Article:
Regardless of color, in both cases, they wore dresses.
Why white dresses? White was easy to bleach and, at least in the beginning, changing diapers is much easier in dresses than pants. Further, with children growing rapidly, dresses were a bit more practical in terms of not needing to get the sizing as precise.
Even beyond the diaper stage, which was discarded much earlier back then (see Bonus Fact for more), gender differences were not highlighted until children were much older. In fact, it wasn’t at all uncommon to have both boys and girls wear dresses or short skirts until age five or six.
In the early 20th century, as noted, this began to change. Beyond the introduction of more colors and loose guidelines about which color went with which, boys started wearing garb associated with men at a younger and younger age, resulting in a shift away from dresses and a move towards pants. A similar significant shift happened during the women’s liberation movement, but instead of going back to dressing boys in the more convenient dresses, many started dressing their girls the same as boys- in pants.
Of course, today for many in the Western world, girls wear pink dresses and boys wear blue pants. Period. This curious phenomenon is so firmly entrenched that if you tried to dress a two year old boy in a pink dress, regardless of the child perhaps having a traditionally male hair style with male-centric accessories hinting that your toddler is a boy, absolutely no one would think they were looking at a male child until you told them. And when you did tell them, you’re likely to get some funny looks.
If you liked this article, you might also enjoy subscribing to our new Daily Knowledge YouTube channel, as well as:
- The Color Pink Doesn’t Exist? So Why Can We See It?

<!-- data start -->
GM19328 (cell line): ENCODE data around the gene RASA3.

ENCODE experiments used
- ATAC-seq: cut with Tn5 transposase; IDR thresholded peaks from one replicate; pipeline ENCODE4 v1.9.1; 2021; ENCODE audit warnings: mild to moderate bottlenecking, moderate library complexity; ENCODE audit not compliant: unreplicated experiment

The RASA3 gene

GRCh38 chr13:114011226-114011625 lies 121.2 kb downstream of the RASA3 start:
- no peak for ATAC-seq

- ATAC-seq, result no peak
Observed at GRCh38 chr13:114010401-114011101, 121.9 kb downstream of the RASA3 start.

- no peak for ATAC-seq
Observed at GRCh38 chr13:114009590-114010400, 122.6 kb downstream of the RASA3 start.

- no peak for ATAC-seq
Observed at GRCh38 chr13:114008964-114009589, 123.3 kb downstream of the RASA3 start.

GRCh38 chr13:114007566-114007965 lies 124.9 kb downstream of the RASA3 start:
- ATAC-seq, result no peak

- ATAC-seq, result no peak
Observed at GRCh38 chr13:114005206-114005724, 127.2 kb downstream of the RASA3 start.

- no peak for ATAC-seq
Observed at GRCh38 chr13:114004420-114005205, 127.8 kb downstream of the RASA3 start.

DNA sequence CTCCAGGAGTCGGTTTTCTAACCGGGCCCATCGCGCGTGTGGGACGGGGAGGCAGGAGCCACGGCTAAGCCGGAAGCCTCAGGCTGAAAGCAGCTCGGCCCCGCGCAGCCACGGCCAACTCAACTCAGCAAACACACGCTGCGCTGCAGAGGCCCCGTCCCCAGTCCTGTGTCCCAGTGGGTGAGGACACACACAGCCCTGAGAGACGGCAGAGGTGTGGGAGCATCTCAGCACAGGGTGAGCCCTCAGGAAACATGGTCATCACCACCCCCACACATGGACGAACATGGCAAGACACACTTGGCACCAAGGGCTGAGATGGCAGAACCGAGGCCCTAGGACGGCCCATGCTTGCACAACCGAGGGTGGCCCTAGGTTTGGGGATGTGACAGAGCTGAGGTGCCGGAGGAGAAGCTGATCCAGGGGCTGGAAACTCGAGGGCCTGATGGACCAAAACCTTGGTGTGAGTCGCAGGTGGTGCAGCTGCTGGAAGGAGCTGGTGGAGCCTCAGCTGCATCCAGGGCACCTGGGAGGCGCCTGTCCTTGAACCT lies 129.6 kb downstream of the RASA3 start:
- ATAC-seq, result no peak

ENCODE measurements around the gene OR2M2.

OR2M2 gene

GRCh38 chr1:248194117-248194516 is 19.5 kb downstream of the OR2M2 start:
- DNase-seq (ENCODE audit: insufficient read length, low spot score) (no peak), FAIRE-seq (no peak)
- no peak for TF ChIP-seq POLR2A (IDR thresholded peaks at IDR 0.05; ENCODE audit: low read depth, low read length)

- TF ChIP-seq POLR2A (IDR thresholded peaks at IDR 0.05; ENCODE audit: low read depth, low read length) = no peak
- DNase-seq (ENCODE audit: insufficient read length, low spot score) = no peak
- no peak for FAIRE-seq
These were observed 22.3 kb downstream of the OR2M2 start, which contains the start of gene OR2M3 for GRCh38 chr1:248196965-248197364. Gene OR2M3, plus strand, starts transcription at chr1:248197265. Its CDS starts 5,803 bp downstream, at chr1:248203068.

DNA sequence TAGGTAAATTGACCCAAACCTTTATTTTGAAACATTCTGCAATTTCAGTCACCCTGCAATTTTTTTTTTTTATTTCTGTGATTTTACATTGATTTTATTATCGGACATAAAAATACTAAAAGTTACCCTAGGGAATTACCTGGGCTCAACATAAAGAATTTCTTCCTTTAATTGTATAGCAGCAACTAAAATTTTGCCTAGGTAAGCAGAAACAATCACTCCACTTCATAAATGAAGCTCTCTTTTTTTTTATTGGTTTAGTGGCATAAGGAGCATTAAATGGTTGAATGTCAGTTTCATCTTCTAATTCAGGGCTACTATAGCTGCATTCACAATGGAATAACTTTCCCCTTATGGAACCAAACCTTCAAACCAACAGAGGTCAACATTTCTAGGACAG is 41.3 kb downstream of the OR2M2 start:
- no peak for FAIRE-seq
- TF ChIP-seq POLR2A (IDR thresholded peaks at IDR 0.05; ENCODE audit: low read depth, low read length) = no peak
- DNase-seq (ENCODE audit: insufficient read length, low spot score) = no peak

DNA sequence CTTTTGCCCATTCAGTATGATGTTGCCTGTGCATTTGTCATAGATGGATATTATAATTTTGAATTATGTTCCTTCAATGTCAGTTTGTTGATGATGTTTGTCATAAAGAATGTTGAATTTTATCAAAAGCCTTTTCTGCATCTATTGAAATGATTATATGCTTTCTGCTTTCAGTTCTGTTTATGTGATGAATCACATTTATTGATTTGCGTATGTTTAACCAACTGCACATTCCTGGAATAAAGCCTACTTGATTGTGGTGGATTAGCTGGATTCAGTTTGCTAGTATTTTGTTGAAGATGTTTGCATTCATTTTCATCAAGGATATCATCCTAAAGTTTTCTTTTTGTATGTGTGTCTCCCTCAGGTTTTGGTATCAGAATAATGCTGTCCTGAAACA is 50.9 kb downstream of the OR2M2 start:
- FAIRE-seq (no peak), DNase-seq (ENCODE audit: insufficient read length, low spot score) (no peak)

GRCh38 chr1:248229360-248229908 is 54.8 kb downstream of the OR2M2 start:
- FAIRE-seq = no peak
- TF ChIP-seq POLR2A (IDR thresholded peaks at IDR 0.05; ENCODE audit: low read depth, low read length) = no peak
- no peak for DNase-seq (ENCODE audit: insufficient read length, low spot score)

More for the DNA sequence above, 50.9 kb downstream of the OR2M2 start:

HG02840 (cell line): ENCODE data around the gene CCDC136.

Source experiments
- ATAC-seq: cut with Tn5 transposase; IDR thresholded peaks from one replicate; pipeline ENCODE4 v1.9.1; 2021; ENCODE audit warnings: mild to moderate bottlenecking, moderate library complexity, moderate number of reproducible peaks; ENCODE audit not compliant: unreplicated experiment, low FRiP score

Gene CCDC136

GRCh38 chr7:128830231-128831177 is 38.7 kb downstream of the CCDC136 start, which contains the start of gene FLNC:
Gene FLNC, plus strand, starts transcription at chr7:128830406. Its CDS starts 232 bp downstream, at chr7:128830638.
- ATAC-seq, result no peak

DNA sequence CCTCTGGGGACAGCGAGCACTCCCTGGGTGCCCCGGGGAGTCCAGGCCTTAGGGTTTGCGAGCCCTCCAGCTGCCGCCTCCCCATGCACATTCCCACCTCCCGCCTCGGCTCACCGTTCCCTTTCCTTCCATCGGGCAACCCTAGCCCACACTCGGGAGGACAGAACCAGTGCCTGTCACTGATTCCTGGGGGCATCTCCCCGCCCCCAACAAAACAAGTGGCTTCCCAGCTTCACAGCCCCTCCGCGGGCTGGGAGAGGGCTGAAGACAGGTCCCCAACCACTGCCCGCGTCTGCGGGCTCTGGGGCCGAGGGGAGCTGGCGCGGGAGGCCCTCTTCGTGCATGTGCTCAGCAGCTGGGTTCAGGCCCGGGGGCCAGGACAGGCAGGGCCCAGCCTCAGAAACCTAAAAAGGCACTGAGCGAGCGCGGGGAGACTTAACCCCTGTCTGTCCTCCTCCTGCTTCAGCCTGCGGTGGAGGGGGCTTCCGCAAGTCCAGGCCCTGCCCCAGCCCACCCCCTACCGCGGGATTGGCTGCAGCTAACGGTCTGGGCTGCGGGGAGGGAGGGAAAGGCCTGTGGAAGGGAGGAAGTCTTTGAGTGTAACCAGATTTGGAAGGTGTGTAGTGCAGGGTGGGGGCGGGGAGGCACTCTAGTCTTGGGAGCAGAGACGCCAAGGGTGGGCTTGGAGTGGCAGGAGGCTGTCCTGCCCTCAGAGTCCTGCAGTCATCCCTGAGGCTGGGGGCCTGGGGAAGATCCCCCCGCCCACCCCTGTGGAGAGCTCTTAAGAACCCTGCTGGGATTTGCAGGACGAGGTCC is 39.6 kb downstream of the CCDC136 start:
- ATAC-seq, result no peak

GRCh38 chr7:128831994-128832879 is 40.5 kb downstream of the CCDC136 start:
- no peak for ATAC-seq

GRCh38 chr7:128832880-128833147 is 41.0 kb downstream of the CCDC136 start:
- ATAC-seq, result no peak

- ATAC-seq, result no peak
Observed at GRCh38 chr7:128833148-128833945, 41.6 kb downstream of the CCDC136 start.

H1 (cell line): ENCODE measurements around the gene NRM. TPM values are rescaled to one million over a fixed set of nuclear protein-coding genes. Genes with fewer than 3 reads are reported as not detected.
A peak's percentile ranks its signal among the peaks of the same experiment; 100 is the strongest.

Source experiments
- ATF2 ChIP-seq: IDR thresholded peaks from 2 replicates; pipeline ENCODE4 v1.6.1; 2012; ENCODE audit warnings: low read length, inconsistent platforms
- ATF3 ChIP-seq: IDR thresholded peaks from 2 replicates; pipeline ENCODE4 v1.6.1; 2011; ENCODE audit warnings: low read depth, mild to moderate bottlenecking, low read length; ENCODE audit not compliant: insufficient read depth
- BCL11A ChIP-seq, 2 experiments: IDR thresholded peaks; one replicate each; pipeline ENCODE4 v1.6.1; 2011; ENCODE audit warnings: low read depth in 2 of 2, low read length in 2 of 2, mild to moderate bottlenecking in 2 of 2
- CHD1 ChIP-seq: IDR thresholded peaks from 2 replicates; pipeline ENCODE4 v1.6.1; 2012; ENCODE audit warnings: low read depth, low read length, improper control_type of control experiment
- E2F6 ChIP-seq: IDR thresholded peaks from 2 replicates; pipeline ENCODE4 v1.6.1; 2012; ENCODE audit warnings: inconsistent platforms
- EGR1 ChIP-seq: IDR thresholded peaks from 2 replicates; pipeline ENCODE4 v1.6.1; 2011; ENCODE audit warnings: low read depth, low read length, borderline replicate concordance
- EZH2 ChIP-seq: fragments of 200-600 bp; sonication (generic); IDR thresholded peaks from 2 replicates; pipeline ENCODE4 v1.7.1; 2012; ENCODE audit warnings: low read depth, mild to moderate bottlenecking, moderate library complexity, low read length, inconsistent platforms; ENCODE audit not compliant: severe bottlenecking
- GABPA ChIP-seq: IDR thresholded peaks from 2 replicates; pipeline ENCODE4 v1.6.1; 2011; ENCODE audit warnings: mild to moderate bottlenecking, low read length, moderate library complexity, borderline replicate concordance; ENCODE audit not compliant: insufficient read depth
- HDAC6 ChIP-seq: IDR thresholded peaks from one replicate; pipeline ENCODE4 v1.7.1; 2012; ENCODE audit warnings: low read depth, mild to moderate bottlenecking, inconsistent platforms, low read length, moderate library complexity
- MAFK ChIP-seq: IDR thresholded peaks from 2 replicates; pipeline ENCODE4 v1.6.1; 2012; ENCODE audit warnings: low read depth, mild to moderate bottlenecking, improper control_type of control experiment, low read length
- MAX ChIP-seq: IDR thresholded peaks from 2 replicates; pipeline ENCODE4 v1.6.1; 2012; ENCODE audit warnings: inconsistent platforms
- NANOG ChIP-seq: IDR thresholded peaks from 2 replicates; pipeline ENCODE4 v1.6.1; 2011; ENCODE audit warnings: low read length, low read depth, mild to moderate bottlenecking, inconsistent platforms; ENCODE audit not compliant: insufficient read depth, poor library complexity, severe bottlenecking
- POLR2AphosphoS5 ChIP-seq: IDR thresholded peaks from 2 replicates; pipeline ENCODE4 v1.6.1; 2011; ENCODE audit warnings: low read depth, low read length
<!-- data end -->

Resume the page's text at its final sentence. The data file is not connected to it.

- Can Color Blind People See More Colors When They Take Hallucinogenic Drugs?
- The Origin of the English Names of Colors
- The Origin of the Green, Yellow, and Red Color Scheme for Traffic Lights
- Carrots Used to Be Purple Before the 17th Century
- Interestingly, through most of history, and still today in many countries in Africa and Asia particularly, the average age a child would be fully daytime potty trained was typically around 18 months old, instead of about double that today in the Western world. The change began to happen around the mid-20th century thanks to the introduction of disposable diapers and heavy marketing campaigns from the manufacturers, which included widely promoted (sponsored) “scientific” studies that showed that it was bad for the child to potty train earlier (something still often repeated today despite lack of any evidence supporting such a notion). With the effort needed to potty train the traditional way over waiting and the relative ease and cleaner nature of disposable diapers over having to wash cloth ones, people didn’t take much convincing to simply wait until the child was much older and showed an active interest in potty training. However, recently with advancements in diaper technology and pull-ups, this has started to become more of a problem (mainly environmental, but also sometimes financial) as kids show interest in potty training later and later. For reference, in 1957 in America, it was typical to start potty training at 12 months with the vast majority of children fully daytime potty trained within 6-12 months of that and nighttime potty trained by 3 years old. Today, according to the American Academy of Pediatrics, the average is to start potty training at 24-25 months, achieving daytime potty trained at 36 months and night time around 5-6 years old.
- When Did Girls Start Wearing Pink?
- Girls are Taught to Think Pink, But This Wasn’t Always So
- Dear Daughter, Pink is Powerful
- Pink or Blue Toys
- Why Do Girls Wear Pink and Boys Wear Blue
- Blue for Girls, Pink for Boys
- How Pink and Blue Became Gender Specific
- Pink and Blue for Boys and Girls
- The History of Pink for Girls and Blue for Boys
- Toilet Training